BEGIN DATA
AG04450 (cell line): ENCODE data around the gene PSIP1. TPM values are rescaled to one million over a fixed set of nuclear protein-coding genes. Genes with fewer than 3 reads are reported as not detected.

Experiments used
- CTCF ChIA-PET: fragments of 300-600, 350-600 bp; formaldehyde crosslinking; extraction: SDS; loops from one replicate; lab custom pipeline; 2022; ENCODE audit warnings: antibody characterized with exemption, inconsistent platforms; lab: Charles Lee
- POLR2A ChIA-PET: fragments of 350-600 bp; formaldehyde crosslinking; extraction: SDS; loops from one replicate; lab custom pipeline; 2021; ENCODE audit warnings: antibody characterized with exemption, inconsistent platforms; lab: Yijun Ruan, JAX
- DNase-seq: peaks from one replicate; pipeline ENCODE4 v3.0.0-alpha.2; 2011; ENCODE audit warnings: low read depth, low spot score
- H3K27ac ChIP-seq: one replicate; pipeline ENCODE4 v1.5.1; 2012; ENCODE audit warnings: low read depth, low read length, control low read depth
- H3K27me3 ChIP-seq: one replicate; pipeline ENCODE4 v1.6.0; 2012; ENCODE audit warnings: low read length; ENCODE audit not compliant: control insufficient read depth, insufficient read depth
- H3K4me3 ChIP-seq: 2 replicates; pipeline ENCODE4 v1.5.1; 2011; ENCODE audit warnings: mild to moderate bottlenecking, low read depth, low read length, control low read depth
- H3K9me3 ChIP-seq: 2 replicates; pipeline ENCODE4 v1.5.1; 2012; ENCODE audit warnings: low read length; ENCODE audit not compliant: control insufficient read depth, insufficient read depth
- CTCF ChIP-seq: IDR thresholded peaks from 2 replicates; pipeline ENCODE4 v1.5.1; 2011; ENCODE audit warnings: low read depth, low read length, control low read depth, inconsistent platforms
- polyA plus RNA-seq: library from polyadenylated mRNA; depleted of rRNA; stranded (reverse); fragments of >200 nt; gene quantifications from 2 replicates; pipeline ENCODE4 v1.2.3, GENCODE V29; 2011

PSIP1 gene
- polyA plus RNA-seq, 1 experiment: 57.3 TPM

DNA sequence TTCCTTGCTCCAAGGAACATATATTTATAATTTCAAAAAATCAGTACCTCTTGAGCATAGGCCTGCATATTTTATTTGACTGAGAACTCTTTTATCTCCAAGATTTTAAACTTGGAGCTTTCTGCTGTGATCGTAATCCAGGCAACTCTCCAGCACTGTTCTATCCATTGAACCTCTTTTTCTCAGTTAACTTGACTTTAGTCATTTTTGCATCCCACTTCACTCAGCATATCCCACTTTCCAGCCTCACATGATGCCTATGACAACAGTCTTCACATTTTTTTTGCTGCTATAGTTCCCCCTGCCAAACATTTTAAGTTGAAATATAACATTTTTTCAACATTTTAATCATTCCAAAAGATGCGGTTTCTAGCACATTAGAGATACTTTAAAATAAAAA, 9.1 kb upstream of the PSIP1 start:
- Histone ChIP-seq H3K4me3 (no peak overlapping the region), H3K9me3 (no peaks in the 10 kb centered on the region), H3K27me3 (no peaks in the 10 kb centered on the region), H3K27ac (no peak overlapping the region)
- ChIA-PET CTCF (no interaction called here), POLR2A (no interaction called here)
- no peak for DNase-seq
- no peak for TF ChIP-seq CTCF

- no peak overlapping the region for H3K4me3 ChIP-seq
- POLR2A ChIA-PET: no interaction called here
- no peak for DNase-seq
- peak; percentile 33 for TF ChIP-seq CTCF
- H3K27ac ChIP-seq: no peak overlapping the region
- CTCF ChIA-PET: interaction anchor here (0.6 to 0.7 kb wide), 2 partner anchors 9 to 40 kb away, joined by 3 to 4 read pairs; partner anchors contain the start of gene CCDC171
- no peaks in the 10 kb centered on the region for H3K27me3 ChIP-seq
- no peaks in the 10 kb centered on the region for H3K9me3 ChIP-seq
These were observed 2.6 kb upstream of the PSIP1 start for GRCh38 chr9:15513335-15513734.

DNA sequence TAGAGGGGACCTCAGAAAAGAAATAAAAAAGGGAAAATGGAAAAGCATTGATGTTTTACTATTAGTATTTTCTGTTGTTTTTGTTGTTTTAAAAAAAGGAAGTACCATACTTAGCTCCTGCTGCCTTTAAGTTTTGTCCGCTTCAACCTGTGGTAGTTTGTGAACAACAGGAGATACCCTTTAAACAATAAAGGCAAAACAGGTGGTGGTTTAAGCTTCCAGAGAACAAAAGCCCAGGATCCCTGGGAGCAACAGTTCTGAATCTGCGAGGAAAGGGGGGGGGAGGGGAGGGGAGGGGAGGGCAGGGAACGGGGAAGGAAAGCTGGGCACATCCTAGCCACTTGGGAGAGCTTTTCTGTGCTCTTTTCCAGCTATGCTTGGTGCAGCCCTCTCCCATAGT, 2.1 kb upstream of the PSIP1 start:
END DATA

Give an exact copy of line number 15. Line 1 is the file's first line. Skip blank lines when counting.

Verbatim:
- Histone ChIP-seq H3K4me3 (no peak overlapping the region), H3K9me3 (no peaks in the 10 kb centered on the region), H3K27me3 (no peaks in the 10 kb centered on the region), H3K27ac (no peak overlapping the region)